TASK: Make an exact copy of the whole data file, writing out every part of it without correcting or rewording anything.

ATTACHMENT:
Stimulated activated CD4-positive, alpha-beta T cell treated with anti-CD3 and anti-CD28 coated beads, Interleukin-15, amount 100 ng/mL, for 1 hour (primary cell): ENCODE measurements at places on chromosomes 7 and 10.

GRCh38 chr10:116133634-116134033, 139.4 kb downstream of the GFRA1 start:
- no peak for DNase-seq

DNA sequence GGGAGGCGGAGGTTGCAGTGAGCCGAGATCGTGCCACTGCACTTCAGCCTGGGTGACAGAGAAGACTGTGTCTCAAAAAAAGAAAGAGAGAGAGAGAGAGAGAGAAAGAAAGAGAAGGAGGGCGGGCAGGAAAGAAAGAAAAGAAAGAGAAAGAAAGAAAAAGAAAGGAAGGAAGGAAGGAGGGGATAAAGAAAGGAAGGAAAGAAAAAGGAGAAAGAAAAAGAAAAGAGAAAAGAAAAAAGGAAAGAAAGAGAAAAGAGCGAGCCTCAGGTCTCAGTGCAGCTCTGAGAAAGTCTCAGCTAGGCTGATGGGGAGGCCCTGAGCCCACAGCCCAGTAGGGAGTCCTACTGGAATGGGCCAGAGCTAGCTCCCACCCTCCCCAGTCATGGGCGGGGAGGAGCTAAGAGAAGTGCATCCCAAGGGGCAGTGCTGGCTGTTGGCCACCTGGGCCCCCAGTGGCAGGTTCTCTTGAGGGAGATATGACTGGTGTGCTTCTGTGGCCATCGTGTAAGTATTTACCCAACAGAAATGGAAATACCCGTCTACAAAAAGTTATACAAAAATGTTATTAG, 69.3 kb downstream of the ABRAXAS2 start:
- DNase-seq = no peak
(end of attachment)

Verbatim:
Stimulated activated CD4-positive, alpha-beta T cell treated with anti-CD3 and anti-CD28 coated beads, Interleukin-15, amount 100 ng/mL, for 1 hour (primary cell): ENCODE measurements at places on chromosomes 7 and 10.

GRCh38 chr10:116133634-116134033, 139.4 kb downstream of the GFRA1 start:
- no peak for DNase-seq

DNA sequence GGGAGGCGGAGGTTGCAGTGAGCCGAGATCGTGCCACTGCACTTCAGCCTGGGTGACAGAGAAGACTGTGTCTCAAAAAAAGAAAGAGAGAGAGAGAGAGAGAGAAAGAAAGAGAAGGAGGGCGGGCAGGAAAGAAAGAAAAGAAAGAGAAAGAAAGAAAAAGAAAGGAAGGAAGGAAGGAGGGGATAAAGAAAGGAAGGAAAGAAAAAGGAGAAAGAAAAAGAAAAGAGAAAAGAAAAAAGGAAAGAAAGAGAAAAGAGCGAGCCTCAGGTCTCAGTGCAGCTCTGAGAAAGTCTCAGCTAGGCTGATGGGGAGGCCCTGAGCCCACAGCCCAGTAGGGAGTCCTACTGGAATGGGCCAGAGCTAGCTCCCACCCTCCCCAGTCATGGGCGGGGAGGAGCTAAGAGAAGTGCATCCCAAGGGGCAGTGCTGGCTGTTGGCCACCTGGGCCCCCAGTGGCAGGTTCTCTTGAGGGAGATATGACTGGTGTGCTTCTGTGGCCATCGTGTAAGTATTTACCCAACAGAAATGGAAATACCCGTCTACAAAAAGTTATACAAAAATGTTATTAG, 69.3 kb downstream of the ABRAXAS2 start:
- DNase-seq = no peak